The foreign ministers of Turkey, Iran and Russia will meet in Astana on March 16 to discuss the latest situation in Syria, a spokesman for the Turkish Foreign Ministry said yesterday, while adding that refugee camps, which will be serving 170,000 displaced Syrians, will be built as part of the Turkish humanitarian efforts in the region.
The three countries' presidents are due to meet in Istanbul next month, said Hami Aksoy, spokesman for Turkey's Foreign Ministry.
He added that Turkey will set up camps for 170,000 people in nine locations near Syria's northwestern Idlib province and in the areas cleared and controlled by the Turkish Armed Forces (TSK) and the Free Syrian Army (FSA) in northern Syria, including Azaz, Albil, Tugli, Tal Afar, Naddah, Bardakli and Mashad Rufi after Operation Euphrates Shield.
Last year, Turkey, Iran and Russia agreed in the Kazakh capital Astana to establish de-escalation zones in the northern province of Idlib and parts of the neighboring Latakia, Hama and Aleppo regions. Under the Astana agreement, Turkey is set to gradually establish 12 observation points from Idlib's north to south, which would aim to monitor and sustain the current cease-fire agreement for the de-escalation zones, deliver humanitarian aid to people in need and ensure the secure return of displaced people.
The Turkish Red Crescent and the Disaster and Emergency Management Agency (AFAD) have begun preparations to set up the camps, Aksoy said.
Operation Euphrates Shield was launched on Aug. 24, 2016 to clear the border of the threat of terrorism from Daesh and the People's Protection Units (YPG). Turkey and the FSA managed to liberate more than 2,000 square kilometers of territory with the operation. The TSK and the FSA gained control in the northern Syrian towns of Jarablous, al-Rai, Dabiq and al-Bab during Operation Euphrates Shield, thereby providing security to the Syrian border town of Azaz, which has become a massive center of refugees during the civil war due to its proximity to Turkey and location on the road connecting the main border gate with Aleppo, Syria's largest city before the war.
Aksoy said emergency preparations include the establishment of new camps in case of a large civilian exodus from Afrin.
Turkish state organizations, including the Turkish Red Crescent and AFAD, as well as nongovernmental organizations, such as the Humanitarian Relief Foundation (IHH), lend helping hands to the hundreds of thousands of people in dire need in Syria and for those across the border in Turkey.
The Turkish Red Crescent announced that it spent close to TL 400 million ($106,000) across Syria in 2017 alone. It also established two clothing shops, one in rural Idlib and one in the city's center, which operate in the same way.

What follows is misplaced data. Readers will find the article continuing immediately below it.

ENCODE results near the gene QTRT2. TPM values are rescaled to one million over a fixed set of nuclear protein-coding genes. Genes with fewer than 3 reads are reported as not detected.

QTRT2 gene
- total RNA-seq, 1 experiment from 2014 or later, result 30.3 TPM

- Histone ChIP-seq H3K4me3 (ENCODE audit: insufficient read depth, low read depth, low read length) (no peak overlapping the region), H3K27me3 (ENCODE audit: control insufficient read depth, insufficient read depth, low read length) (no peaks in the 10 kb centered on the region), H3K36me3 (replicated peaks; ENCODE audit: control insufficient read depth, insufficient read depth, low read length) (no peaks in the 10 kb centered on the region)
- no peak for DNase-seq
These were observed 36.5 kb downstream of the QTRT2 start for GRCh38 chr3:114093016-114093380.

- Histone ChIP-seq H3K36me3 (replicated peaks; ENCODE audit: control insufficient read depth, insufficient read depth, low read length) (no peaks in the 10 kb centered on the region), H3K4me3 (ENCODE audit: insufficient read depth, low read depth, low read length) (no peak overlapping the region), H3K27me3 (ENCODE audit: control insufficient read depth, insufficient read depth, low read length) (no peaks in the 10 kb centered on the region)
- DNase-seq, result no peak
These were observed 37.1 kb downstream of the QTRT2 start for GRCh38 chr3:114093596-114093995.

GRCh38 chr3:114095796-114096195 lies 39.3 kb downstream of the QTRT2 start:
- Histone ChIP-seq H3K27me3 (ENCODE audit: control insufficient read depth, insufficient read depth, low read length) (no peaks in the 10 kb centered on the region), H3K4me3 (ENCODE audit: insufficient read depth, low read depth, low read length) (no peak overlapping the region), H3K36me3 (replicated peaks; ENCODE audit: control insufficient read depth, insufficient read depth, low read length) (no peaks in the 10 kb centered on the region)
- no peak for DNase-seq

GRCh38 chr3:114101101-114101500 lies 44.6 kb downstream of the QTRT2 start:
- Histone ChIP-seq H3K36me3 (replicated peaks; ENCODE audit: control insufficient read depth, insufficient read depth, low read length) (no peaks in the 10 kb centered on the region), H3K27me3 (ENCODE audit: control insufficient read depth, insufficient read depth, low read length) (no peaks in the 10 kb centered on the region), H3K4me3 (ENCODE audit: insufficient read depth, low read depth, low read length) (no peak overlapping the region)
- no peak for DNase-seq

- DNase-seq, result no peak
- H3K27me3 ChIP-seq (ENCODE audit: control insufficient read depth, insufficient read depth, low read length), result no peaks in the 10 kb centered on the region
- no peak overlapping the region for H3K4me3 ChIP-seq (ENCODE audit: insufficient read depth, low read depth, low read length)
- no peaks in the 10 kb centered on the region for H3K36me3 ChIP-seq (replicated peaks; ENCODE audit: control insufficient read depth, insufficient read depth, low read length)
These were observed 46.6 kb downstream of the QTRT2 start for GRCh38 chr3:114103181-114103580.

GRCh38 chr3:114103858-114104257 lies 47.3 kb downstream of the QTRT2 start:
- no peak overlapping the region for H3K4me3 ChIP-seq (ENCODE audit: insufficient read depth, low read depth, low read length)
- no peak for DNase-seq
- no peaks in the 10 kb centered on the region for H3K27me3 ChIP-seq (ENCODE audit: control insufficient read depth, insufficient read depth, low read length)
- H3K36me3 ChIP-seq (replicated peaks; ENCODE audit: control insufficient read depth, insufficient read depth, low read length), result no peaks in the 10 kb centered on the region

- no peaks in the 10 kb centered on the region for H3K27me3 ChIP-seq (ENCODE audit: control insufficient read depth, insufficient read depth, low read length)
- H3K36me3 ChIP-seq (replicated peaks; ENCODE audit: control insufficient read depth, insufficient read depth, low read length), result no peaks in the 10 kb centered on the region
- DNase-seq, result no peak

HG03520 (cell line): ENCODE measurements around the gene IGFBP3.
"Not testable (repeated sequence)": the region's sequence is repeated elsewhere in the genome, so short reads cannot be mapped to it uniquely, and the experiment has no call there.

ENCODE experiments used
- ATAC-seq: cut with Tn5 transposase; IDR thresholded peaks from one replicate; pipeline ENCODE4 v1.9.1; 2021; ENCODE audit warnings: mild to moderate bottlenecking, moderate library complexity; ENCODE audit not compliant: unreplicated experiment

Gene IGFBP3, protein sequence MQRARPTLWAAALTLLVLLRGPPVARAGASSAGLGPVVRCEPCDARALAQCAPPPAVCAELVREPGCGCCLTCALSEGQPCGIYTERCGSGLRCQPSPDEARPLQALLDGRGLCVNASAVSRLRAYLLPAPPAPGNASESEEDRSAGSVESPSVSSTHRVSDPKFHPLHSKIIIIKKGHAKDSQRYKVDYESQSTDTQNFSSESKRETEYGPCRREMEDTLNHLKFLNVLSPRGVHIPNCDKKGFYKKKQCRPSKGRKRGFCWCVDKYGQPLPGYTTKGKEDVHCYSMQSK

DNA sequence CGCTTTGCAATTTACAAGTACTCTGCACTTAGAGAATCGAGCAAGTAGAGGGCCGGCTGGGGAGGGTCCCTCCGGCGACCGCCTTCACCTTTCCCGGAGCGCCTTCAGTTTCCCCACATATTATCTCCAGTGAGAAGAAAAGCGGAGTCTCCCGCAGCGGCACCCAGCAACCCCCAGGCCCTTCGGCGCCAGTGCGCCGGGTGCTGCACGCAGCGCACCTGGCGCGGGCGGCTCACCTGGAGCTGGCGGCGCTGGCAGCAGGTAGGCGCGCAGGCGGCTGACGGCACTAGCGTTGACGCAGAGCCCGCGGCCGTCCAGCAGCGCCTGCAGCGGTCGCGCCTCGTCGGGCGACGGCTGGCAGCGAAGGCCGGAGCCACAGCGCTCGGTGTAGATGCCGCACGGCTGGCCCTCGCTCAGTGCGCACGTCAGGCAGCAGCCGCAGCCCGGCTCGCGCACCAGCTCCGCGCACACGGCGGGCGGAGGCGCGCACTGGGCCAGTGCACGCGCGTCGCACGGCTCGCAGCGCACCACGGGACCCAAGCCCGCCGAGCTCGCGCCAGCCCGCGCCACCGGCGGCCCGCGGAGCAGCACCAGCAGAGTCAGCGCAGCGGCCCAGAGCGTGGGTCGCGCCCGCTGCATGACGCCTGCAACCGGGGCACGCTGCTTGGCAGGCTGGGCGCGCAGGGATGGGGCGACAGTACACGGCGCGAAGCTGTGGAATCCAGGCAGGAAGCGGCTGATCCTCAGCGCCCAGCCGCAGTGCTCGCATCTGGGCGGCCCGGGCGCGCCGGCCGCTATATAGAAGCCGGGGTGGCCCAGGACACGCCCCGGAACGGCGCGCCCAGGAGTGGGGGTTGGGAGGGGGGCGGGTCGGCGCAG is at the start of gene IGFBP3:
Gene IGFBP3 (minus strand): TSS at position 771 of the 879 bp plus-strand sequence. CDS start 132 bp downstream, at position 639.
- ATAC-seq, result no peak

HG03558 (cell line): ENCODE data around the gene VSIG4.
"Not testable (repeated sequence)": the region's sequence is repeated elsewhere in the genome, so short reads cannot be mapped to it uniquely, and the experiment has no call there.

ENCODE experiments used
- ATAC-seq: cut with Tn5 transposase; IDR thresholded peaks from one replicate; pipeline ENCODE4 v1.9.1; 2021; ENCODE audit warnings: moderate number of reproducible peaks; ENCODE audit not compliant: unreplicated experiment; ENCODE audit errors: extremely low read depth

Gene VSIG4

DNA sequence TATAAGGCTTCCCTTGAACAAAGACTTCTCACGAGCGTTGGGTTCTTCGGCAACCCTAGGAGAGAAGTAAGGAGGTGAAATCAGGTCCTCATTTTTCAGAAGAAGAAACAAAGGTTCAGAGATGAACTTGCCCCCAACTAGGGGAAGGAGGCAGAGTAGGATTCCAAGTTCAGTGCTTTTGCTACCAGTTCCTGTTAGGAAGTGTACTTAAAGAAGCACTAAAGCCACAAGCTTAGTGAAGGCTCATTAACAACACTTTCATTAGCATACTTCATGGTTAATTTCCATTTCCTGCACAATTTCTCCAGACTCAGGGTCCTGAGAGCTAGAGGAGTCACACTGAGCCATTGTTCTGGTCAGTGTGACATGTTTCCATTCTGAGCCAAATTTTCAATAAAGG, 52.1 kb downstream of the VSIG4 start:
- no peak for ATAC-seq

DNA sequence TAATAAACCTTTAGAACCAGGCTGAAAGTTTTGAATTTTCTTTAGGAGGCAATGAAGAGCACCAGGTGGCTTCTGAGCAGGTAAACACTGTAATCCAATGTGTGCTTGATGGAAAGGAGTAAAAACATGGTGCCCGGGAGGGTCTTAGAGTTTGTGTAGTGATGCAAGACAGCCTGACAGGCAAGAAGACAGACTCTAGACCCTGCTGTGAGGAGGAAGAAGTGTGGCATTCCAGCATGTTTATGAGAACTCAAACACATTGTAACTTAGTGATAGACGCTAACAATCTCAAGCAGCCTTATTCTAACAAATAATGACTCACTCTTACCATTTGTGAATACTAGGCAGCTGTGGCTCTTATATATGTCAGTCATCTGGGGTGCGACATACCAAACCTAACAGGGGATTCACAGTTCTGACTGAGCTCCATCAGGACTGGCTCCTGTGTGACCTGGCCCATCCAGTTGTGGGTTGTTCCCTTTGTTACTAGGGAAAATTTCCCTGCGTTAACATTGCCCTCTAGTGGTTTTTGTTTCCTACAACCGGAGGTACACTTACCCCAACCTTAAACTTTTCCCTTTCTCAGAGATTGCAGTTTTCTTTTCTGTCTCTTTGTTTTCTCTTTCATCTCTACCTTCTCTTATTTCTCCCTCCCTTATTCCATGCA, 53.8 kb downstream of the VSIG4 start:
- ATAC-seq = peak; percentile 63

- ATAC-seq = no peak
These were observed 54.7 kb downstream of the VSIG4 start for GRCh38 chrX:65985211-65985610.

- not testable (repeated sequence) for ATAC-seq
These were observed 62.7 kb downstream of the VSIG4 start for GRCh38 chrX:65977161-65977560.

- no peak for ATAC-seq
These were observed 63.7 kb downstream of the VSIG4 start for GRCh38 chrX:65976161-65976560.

The IHH has single-handedly spent close to TL 1 billion in Syria since the war broke out in the country in 2011. The nongovernmental organization runs seven different refugee camps for internally displaced people in the Idlib region, sheltering around 200,000. It has established 34 clothing shops where Syrians can find clothes, shoes and other essentials free of charge.
Aksoy said 230,000 Syrians are currently taking shelter in 21 temporary refugee centers in 10 provinces, while more than 3 million Syrians continue their lives in cities. He called on the EU to keep its promises and take steps to share Turkey's economic burden. "Nearly $30 billion spent for refugees by Turkey. We expect the countries who criticize us to take the necessary steps to alleviate this country's burden," he said.
In March 2016, Turkey and the EU signed a refugee deal to discourage irregular migration through the Aegean Sea by implementing stricter measures against human traffickers and improving the conditions of Turkey's 3 million Syrian refugees.
The deal included an aid package to be dispersed in two allocations of 3 billion euro each to help Turkey care for the millions of refugees being hosted in the country, and the EU promised to initially devote 3 billion euros in its first tranche for projects to support Syrian refugees. The second part of the aid is yet to be discussed within the 28-nation bloc. However, only slightly less than 1 billion euros have been transferred so far.
Syria has been locked in a vicious civil war since early 2011 when the Bashar Assad regime cracked down on prodemocracy protests with unexpected ferocity. This led to a military conflict between Syrian opposition groups and the Assad regime over territory. Hundreds of thousands of civilians have been killed in the conflict, mainly in regime airstrikes targeting opposition-held areas, while millions more have been displaced.
Afrin not part of UN truce decision
Touching on the U.N. Security Council's resolution of truce in Syria, Aksoy underlined that Turkey's Afrin operation is not part of the truce decision. U.S. Department of State spokesperson Heather Nauert previously claimed that the resolution foresees truce in all parts of the Syria and called on Turkey read the resolution carefully.
Aksoy stated that when read carefully, it would be understood that the resolution of truce does not encompass the fight against terrorism.
The U.N. Security Council last month voted for a cease-fire resolution to put an end to the humanitarian crisis in Syria's Eastern Ghouta. While the U.S. and France insisted that the resolution includes Afrin, Ankara argued that Operation Olive Branch complies with international law, saying that the operation is in line with U.N. Security Council resolutions, especially No. 1624 (2005), 2170 (2014) and 2178 (2014) as well as Article 51 on the Right to Self Defense of the U.N. Charter and respect for Syria's territorial integrity.